A group of writers and visual artists have joined forces for Hamiltonian’s second “Call and Response” exhibition. Co-curators Kira Wisnewski and John Bert came up with the idea of “Call and Response” in order to solidify the channel of communication between artist and writer. While last year’s show was simply called “Call and Response”, this year an additional sensory term was added to the title, “Call and Response: Textures”. The title of this show references the succession of two dissimilar phrases played by various musicians, the second phrase responding to the first.
Four writers and four artists were selected to participate in “Call and Response: Textures”. Each writer contributes one “call”, which is categorized as a short piece of fiction or poetry. And each artist produces a new installation in “response” to one call. The writers have not necessarily met their artist counterpart, which helps build anticipation on how the artist will respond to their work. Naomi Ayala, Stuart Dybek, Reese Okyong Kwon, and Srikanth Reddy are the four writers who provide the “call” and John Bobby Benjamin, Amanda Burnham, Maggie Michael and the TM Sisters are the artists who create the “response”. You can visit www.callandresponsedc.org for more information on the participants and to read each writer’s comments about the show.
“The Ugliest Girls in Town” is a short story written by Reese Okyong Kwon detailing a couples’ evening spent watching a Burlesque show in New York City. Maggie Michael created an installation using a piece of string that hangs between two walls forming an ‘X’ in the space between. As Kwon writes in her post on the exhibition’s website, “Maggie Michael’s X will in some way be inspired by my Y, which was inspired by a few burlesque dancers’ Z”. Srikanth Reddy’s “From Readings in World Literature” denotes selected excerpts from literature written over numerous time periods representing various world cultures. Jon Bobby Benjamin’s installation features a wooden work table filled with stacks of miniature books. Many are extremely well known, such as William Faulkner’s “The Sound and the Fury”. The topics of the books range from philosophy to outer space. A plaid shirt hangs on the side of the table and small statues of thumbs are place on the surface of the table accompanying the books.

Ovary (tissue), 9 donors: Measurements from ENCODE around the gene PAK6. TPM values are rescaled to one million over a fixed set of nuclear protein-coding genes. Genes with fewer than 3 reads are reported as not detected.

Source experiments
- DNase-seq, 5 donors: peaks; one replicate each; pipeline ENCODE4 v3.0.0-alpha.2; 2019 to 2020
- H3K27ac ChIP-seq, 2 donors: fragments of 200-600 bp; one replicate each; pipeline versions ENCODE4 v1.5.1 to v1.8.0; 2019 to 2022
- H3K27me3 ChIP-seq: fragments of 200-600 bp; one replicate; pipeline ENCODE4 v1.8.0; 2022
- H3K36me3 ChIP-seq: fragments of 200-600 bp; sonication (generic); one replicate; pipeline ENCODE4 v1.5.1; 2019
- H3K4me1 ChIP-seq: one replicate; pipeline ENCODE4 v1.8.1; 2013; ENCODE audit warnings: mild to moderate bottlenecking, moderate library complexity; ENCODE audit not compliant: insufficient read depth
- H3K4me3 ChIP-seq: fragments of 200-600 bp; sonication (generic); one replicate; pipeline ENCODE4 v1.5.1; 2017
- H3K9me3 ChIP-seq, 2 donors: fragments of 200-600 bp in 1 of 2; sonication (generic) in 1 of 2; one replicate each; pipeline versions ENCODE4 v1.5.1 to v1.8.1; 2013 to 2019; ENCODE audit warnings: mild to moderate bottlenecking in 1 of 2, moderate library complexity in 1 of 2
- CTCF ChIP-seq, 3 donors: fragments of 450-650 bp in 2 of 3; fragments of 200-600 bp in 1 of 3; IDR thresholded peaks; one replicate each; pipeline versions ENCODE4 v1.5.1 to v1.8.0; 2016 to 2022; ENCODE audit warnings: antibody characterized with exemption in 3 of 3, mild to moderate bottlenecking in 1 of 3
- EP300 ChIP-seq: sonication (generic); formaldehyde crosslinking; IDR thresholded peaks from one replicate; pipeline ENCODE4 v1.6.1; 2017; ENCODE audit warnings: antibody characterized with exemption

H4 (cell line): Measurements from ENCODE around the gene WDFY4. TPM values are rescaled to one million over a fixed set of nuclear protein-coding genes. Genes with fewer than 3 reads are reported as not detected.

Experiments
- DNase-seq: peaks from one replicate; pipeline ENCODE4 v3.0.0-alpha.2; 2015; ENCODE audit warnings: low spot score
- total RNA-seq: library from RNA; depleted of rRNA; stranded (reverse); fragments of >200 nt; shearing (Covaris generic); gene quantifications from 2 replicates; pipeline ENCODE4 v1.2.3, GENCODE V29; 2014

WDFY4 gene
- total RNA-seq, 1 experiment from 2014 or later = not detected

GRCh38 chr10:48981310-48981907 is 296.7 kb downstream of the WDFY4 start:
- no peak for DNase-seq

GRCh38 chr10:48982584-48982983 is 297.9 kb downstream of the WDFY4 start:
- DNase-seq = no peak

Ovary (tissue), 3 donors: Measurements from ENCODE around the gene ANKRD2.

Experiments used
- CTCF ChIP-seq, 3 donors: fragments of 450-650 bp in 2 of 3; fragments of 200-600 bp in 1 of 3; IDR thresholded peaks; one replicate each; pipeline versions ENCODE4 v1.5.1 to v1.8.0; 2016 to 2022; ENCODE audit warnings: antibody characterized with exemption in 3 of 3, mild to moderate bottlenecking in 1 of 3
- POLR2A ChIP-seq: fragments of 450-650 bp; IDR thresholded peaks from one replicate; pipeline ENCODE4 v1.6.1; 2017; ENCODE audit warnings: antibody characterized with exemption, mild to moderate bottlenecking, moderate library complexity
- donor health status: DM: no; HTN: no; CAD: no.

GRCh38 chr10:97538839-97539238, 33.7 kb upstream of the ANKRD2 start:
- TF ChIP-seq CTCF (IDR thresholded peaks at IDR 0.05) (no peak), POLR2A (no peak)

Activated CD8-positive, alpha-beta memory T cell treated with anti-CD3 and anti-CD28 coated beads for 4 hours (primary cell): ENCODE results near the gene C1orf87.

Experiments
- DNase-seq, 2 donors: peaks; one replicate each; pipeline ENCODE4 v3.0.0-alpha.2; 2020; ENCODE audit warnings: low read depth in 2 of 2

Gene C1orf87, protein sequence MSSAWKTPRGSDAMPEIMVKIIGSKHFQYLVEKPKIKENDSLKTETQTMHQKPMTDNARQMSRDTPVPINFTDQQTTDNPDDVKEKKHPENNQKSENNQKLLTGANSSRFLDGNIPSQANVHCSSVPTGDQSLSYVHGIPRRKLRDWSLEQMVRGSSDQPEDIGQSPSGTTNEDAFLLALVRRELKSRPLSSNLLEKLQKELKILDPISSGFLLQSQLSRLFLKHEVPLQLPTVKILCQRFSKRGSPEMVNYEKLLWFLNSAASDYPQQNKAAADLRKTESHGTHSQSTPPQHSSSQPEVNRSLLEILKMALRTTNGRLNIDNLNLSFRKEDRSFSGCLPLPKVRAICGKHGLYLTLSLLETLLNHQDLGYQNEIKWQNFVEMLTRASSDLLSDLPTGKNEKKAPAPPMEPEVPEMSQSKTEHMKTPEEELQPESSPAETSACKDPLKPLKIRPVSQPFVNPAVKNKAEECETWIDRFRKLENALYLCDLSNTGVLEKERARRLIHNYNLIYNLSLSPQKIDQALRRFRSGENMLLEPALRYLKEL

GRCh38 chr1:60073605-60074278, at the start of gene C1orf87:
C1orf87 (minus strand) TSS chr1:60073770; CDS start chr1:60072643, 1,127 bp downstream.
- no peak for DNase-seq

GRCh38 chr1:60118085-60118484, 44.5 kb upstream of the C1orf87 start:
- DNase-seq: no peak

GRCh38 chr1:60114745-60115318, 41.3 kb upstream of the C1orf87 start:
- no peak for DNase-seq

Stuart Dybek’s “call” is a short story called “Bruise” describing a particular encounter between a man and a woman. His use of imagery is so powerful; it is almost as if he paints a picture with his words. In his blog post Stuart Dybek writes, “writing is an art in which the medium-language-is abstract….The reader can do what physicists say isn’t possible: flow backward in time”. In their response, the TM Sisters portray multiple images of a moving woman. The images are projected onto three different walls in a partially enclosed space located toward the back of the gallery. One image shows a woman’s hair blowing in the breeze as she sways ever so slightly. The other image shows a woman sitting on the beach pulling up her seer sucker spring dress revealing her bare leg, referencing an act described in “Bruise”.
Naomi Ayala’s poem “Eyes Looking” is the fourth call. In her post Ayala comments on her past workings with an architect who wanted to “articulate the space” in a construction project they were involved with. Artist Amanda Burnham does just that in her ‘response’. Burnham portrays an urban neighborhood scene composed of brick row houses, street signs, roads, etc. Pieces of white paper, paint and black and orange strips of tape were used to build this community.
There are so many cool things about “Call and Reponse: Textures” that I am hoping there will be a third installment next year. If you saw the “Call and Response” show last year, you have probably already paid a visit to Hamiltonian Gallery, but if not you have until May 7th to see the amazing works of art created by this talented group of people. You can also read the interview between Dan Brady of Barrelhouse magazine, a participant in last year’s show, and Kira Wisnewski and John Bert which gives more insight into the making of this exhibition.
“Call and Response: Textures” showing at Hamiltonian Gallery through May 7th, 1353 U Street, NW, Washington, DC, 20009, hamiltoniangallery.com